7/12/1916 Lloyd George becomes Britain’s Prime Minister

Britain’s political turmoil has come to an end. Asquith may have thought that by resigning as Prime Minister he would reveal the weakness of his opponents. If so he was mistaken. Admittedly Andrew Bonar Law, the Conservative leader, was unable to attract the support of enough Liberals to form a government. David Lloyd George however has better luck. He rustles up the support of enough of his fellow Liberals to form a stable coalition government with the Conservatives.

Asquith remains leader of the Liberal party. Most prominent Liberals follow him out of government. However the party is now split into factions supporting either Lloyd George or Asquith.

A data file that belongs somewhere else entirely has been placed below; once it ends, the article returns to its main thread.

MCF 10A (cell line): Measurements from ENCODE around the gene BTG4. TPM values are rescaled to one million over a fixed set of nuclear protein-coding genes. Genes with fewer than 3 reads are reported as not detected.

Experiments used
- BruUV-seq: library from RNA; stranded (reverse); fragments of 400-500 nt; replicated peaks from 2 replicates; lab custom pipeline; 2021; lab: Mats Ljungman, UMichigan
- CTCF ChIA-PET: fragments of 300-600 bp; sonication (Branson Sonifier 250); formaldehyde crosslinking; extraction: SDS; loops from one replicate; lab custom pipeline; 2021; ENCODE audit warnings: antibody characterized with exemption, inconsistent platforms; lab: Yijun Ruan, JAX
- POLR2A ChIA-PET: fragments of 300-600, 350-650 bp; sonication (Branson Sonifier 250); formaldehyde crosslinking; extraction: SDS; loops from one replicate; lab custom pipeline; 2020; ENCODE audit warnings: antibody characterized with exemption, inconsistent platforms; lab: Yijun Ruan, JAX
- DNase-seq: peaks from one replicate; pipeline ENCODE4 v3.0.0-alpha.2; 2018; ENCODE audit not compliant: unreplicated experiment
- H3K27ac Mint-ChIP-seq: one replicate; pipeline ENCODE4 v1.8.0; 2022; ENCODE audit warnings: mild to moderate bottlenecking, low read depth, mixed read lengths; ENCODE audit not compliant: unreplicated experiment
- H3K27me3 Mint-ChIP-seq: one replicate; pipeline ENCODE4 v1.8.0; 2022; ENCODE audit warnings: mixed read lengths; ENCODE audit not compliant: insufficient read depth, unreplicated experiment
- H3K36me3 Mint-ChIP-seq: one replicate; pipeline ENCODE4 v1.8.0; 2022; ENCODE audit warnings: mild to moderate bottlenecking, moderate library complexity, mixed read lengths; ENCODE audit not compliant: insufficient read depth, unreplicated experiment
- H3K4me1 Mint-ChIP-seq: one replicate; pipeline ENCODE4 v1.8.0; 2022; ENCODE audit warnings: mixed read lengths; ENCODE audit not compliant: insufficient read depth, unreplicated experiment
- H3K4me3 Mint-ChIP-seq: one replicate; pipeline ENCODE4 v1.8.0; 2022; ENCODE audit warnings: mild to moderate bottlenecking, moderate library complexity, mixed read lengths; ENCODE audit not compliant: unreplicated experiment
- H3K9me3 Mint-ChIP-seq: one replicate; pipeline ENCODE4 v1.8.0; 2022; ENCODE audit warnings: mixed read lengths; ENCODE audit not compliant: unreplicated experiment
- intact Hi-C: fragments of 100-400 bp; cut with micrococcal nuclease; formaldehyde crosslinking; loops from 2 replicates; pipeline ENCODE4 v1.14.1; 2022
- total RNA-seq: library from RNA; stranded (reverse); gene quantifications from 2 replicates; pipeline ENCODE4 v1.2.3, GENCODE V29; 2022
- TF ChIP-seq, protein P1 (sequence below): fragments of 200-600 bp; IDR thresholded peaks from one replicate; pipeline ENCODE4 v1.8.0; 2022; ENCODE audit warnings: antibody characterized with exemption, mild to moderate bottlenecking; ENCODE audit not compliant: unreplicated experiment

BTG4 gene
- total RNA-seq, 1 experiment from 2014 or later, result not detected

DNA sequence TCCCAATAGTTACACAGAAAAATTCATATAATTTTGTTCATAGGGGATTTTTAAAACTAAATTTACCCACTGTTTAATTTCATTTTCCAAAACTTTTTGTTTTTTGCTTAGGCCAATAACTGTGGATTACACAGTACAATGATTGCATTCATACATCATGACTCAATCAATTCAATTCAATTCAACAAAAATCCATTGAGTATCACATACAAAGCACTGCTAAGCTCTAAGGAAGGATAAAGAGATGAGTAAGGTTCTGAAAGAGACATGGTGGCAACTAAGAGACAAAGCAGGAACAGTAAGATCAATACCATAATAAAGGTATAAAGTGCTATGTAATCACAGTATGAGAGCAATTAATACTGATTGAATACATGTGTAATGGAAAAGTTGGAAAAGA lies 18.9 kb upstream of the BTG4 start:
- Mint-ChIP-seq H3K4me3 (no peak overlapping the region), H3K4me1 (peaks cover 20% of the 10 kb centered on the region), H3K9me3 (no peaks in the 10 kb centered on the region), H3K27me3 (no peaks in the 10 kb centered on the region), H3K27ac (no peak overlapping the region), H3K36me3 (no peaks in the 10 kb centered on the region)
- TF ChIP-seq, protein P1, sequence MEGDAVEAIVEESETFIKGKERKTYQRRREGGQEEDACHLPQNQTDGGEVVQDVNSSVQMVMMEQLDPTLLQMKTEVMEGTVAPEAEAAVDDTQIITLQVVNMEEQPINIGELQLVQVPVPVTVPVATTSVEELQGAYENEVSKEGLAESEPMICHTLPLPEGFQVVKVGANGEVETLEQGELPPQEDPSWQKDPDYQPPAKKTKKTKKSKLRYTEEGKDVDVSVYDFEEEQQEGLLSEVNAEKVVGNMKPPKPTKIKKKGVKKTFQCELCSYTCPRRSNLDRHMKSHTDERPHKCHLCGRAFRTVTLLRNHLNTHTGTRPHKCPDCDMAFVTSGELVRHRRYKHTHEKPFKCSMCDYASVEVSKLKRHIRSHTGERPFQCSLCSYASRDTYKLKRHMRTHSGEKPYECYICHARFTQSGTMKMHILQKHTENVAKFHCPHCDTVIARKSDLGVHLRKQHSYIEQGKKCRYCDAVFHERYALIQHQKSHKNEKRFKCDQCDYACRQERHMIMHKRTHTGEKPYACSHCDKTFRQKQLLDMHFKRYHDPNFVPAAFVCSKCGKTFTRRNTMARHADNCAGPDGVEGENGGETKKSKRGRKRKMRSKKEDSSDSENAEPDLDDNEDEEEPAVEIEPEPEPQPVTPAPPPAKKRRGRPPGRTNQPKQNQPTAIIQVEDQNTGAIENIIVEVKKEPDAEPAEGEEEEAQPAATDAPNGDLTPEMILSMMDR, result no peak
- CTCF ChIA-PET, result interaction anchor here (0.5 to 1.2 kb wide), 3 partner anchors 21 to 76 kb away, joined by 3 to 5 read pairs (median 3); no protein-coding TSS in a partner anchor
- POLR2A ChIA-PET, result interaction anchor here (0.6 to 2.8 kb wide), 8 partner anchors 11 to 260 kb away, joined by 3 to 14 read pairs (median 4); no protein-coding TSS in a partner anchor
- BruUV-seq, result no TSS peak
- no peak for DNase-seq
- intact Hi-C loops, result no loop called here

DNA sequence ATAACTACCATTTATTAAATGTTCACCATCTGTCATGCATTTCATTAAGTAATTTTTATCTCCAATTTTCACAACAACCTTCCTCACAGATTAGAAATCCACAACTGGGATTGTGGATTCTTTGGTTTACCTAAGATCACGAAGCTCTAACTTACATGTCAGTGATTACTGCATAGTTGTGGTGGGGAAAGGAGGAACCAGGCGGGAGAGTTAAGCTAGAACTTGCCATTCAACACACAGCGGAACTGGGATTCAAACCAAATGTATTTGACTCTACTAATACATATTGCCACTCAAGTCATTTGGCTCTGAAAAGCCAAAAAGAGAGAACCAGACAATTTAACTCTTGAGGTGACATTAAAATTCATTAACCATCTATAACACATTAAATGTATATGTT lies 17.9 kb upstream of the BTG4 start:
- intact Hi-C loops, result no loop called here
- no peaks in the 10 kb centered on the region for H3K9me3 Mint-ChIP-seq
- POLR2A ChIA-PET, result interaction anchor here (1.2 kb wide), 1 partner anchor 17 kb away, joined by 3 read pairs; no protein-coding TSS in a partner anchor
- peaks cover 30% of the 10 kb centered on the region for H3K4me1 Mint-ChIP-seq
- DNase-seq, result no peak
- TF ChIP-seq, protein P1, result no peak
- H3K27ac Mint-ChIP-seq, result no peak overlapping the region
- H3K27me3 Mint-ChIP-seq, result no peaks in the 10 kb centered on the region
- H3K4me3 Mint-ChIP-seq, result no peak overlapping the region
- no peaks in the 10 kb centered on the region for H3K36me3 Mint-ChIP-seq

Lloyd George’s appointment is bad news for both Haig, the Western Front commander, and Robertson, the chief of staff of the British army. Lloyd George is unimpressed with how they have been conducting the war. However he does not have any obvious alternative to Haig and Robertson’s approach. In any case, for the moment he feels too insecure in office to move against these powerful figures.

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David Lloyd George (Wikipedia)

5/12/1916 Political crisis in Britain

British politics is in a ferment. Prime Minister Asquith’s handling of the war is attracting much criticism from the press, who are arguing that the country needs more vigorous leadership. Asquith is also facing challenges from within the coalition government, with his Liberal colleague, David Lloyd George, the War Minister, and Andrew Bonar Law, Conservative leader and Minister for the Colonies, plotting against the prime minister.